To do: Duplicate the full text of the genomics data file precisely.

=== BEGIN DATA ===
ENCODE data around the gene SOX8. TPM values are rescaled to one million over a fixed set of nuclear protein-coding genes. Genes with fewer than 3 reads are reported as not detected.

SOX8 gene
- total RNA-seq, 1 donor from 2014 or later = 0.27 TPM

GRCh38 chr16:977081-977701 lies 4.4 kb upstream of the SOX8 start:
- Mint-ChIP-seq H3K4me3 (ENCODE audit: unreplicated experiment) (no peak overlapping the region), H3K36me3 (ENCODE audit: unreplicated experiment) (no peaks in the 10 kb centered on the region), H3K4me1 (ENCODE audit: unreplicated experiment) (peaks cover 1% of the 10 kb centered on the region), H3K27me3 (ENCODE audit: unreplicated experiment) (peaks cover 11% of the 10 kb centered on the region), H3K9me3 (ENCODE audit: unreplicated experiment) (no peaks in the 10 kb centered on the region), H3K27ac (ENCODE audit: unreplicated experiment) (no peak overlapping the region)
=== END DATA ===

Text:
ENCODE data around the gene SOX8. TPM values are rescaled to one million over a fixed set of nuclear protein-coding genes. Genes with fewer than 3 reads are reported as not detected.

SOX8 gene
- total RNA-seq, 1 donor from 2014 or later = 0.27 TPM

GRCh38 chr16:977081-977701 lies 4.4 kb upstream of the SOX8 start:
- Mint-ChIP-seq H3K4me3 (ENCODE audit: unreplicated experiment) (no peak overlapping the region), H3K36me3 (ENCODE audit: unreplicated experiment) (no peaks in the 10 kb centered on the region), H3K4me1 (ENCODE audit: unreplicated experiment) (peaks cover 1% of the 10 kb centered on the region), H3K27me3 (ENCODE audit: unreplicated experiment) (peaks cover 11% of the 10 kb centered on the region), H3K9me3 (ENCODE audit: unreplicated experiment) (no peaks in the 10 kb centered on the region), H3K27ac (ENCODE audit: unreplicated experiment) (no peak overlapping the region)